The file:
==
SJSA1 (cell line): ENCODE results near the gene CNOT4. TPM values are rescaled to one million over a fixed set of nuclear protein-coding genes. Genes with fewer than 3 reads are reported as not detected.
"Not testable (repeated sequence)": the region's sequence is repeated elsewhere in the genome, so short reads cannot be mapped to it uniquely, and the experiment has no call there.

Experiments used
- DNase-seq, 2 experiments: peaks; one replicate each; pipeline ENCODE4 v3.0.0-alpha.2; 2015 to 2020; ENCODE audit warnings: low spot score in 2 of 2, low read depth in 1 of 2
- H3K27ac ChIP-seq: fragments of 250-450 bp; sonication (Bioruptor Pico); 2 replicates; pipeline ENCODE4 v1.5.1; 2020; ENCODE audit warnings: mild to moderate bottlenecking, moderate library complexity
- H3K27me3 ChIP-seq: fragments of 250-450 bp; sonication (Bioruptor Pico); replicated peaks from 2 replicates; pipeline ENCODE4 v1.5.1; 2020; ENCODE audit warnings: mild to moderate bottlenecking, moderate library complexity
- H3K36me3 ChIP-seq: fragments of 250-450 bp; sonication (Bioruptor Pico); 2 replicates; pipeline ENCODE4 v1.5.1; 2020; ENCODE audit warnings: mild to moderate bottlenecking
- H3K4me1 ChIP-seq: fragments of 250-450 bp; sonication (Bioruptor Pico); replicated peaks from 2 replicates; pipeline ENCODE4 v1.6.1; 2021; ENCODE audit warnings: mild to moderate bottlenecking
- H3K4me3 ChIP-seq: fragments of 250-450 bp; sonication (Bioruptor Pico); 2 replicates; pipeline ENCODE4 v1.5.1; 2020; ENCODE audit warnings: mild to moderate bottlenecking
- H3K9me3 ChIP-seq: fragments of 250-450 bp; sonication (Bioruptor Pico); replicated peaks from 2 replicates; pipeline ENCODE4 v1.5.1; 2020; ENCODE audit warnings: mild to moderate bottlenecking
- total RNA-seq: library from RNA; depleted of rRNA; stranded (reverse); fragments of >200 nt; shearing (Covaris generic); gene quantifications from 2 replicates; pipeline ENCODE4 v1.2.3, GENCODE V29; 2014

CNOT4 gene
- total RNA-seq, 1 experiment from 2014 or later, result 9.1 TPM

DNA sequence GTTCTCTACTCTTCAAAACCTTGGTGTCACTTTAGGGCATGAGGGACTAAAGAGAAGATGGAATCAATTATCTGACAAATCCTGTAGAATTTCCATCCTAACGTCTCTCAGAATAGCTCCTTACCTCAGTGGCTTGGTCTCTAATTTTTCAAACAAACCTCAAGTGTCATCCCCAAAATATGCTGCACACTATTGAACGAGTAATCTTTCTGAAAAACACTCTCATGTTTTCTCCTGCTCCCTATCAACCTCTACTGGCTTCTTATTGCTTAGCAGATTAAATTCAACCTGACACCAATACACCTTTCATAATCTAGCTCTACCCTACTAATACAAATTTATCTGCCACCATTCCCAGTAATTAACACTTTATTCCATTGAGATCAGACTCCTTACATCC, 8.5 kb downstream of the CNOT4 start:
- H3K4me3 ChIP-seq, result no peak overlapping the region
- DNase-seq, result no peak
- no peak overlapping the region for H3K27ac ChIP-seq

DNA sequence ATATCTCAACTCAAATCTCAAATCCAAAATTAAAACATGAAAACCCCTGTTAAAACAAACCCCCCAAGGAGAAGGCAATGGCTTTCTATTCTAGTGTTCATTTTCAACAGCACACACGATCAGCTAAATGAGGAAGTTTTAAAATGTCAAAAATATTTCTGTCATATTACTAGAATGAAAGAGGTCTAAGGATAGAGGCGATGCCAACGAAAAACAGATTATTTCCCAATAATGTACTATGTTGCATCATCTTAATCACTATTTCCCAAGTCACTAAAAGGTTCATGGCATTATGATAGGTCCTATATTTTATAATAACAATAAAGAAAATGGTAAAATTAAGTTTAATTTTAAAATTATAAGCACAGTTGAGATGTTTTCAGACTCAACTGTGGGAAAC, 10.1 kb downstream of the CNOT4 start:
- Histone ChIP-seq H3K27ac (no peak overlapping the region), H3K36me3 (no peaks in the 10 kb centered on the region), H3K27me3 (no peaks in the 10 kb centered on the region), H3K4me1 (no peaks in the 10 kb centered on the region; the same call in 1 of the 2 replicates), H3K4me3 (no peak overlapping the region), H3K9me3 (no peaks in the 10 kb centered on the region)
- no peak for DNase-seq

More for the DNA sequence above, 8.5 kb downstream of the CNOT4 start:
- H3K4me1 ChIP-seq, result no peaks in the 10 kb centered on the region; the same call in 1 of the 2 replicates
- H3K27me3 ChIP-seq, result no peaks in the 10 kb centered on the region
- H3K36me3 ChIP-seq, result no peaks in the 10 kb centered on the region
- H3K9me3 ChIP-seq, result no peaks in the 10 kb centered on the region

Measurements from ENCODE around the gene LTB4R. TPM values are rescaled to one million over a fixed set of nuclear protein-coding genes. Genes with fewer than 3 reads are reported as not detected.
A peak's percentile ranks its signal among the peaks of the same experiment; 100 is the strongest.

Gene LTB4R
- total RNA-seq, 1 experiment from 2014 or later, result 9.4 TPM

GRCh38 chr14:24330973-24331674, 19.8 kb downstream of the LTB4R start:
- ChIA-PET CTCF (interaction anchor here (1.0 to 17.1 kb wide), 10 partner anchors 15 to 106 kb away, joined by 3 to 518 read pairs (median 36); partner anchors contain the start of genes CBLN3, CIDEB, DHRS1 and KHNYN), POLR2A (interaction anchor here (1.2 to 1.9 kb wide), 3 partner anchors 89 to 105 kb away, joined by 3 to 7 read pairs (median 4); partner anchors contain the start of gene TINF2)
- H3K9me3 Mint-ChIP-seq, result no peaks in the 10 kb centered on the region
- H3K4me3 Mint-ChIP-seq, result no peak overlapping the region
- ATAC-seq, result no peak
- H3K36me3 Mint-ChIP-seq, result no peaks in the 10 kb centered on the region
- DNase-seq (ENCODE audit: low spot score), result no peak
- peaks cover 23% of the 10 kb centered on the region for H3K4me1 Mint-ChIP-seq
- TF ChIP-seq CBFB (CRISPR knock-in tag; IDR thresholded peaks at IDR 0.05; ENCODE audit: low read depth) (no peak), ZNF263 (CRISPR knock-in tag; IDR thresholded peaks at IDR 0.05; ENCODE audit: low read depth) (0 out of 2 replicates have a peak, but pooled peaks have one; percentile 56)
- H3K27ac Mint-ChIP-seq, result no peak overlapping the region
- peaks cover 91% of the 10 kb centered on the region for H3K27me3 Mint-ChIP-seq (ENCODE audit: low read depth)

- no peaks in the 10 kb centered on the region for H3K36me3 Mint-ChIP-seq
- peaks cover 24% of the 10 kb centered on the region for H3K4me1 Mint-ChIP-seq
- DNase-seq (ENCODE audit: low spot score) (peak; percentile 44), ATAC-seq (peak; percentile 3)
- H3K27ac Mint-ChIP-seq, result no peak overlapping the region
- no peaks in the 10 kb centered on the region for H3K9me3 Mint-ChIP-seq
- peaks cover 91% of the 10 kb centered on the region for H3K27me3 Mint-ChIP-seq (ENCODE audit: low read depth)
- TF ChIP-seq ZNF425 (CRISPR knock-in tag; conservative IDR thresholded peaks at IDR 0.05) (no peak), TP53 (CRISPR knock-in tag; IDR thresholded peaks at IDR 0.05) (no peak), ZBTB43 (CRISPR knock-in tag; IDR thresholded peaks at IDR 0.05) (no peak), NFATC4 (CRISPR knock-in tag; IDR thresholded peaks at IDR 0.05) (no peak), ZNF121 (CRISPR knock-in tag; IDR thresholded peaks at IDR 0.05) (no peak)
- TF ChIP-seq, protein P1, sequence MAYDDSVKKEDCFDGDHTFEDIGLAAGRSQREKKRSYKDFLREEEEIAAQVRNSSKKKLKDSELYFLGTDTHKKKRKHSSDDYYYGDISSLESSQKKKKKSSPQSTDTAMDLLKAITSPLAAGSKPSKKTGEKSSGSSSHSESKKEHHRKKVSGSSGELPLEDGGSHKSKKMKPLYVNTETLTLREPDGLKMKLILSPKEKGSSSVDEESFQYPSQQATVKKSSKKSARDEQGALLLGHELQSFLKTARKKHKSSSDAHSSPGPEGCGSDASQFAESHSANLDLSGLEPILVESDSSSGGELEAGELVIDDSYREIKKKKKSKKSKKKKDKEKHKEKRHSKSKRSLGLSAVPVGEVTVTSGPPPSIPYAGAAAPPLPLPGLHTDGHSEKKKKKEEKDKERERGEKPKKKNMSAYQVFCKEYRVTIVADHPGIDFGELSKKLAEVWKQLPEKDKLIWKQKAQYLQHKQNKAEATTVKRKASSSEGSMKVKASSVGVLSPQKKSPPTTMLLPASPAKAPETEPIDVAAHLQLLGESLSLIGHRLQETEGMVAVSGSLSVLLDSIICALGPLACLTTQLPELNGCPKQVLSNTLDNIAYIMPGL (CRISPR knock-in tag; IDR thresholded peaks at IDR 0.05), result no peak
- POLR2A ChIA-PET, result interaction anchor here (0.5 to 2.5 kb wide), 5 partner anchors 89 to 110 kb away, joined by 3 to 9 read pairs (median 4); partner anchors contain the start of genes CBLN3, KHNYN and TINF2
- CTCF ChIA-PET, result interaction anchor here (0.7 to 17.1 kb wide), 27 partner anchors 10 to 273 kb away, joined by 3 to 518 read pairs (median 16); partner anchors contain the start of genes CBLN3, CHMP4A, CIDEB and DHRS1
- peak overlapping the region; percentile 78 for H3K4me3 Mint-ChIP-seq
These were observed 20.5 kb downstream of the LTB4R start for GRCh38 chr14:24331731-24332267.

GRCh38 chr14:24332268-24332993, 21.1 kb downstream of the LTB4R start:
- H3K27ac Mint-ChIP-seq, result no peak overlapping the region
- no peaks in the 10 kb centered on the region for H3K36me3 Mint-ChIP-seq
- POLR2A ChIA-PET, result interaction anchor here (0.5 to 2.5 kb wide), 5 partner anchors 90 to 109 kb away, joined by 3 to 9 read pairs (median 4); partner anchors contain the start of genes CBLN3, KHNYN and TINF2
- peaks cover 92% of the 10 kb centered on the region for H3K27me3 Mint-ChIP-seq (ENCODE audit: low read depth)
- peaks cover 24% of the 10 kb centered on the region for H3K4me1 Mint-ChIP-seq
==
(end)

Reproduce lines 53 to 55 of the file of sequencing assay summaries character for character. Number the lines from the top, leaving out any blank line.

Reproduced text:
GRCh38 chr14:24332268-24332993, 21.1 kb downstream of the LTB4R start:
- H3K27ac Mint-ChIP-seq, result no peak overlapping the region
- no peaks in the 10 kb centered on the region for H3K36me3 Mint-ChIP-seq